Kevin Parker is a senior horticulturist at The Greenery Garden and Home. He says the biggest mistake people make with their citrus trees is waiting until the insect appears to do something about it.
"The biggest mistake people make is spraying too late in the season. We all wait until we see them [citrus leafminer] to do something about it. But by that stage, it's too late," says Kevin.
How to identify citrus leafminer
A citrus leafminer is a moth that lays eggs on the leaves of citrus trees.
"In the springtime, when the plant produces all the new leaves, the moth lays eggs on the leaves. From the egg, a little worm, called larvae, hatches out and burrows into the leaf," explains Kevin.
When the larvae is fully grown, it will curl the leaf around for protection while they pupate.
"It's called leafminer because it looks like it's mining the leaf, you can see all these little translucent sorts of tunnels, and it can significantly damage the leaves," adds Kevin.
How to prevent citrus leafminer
The best way to control leafminers is to prevent the larvae from burrowing into your citrus plants in the first place.
1. Spray with an oil
The best time to spray your citrus plants to prevent citrus leafminer is as soon as you see new growth on your tree.
"You can't control it [citrus leafminer] when you see it. You've got to spray preventively when new growth starts," says Kevin.
To protect the new growth on your citrus plants, spray them with an oil-based spray, like white oil, eco-oil or neem oil.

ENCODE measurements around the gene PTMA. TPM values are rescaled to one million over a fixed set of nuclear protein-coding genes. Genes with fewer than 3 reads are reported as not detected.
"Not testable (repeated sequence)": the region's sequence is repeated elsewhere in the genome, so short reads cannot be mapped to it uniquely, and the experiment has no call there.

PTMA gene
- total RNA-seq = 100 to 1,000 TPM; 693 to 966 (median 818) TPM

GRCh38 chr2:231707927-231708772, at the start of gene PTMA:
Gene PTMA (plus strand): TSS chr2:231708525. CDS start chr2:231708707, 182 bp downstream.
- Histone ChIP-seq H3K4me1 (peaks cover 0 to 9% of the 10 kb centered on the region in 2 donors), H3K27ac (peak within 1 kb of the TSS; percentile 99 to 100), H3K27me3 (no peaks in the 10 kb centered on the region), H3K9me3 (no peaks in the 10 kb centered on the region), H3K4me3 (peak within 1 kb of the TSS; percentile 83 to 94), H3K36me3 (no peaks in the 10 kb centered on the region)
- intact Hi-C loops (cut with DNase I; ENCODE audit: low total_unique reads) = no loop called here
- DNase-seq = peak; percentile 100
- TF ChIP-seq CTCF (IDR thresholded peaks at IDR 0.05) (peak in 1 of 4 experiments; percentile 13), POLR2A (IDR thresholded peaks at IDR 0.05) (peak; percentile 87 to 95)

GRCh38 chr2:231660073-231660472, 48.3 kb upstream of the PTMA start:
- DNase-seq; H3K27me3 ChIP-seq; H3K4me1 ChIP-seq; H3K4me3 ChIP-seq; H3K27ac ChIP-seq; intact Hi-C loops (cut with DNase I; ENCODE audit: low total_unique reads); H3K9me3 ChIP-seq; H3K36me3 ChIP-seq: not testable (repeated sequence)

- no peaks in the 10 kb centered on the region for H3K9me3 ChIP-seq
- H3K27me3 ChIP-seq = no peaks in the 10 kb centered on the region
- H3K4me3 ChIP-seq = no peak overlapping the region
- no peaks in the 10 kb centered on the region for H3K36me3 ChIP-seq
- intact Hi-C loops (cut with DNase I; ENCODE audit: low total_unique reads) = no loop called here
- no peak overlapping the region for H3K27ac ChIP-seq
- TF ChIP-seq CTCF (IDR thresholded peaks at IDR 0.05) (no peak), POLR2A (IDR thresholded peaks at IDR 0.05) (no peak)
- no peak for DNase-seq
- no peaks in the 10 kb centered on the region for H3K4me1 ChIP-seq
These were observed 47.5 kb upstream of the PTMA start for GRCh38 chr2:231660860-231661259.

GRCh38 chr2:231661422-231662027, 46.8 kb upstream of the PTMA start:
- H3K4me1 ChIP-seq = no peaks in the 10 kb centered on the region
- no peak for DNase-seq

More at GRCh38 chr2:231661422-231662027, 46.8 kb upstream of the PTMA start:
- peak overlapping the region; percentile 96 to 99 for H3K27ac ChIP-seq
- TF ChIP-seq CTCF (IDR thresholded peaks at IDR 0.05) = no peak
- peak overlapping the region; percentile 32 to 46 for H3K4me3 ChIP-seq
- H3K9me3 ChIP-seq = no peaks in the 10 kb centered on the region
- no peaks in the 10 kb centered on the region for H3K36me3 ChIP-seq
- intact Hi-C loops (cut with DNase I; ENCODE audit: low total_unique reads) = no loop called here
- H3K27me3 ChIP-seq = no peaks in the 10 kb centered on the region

"The way the oils work is they put a film over the leaf, and they prevent the moth from laying eggs on the leaves," he explains.
Importantly, you can't just spray the leaves once. It's best to spray the leaves of your citrus tree with oil once a week when there's new growth until the leaves get firmer.
"It might be once a week for, say, six weeks or so during that period," says Kevin.
2. Pheromone traps
If you don't want to use oils and sprays in your garden, you can try pheremone traps to get rid of citrus leafminer naturally.
"The male moth is drawn to the pheromone and gets stuck on the sticky trap. So you're taking the male out of the equation, which means they can't breed with the female, and then you're less likely to get the larvae on the tree," says Kevin.
How to get rid of citrus leafminer
If citrus leafminer has made its way inside the leaves of your healthy citrus tree, there are a couple of things you can try.
1. Prune away damaged leaves - applying an oil to the leaves won't kill the larvae, so it's important to remove the infested leaves.
2. spray- "It's absorbed into the leaf, and it can affect the larvae when they're there," says Kevin.
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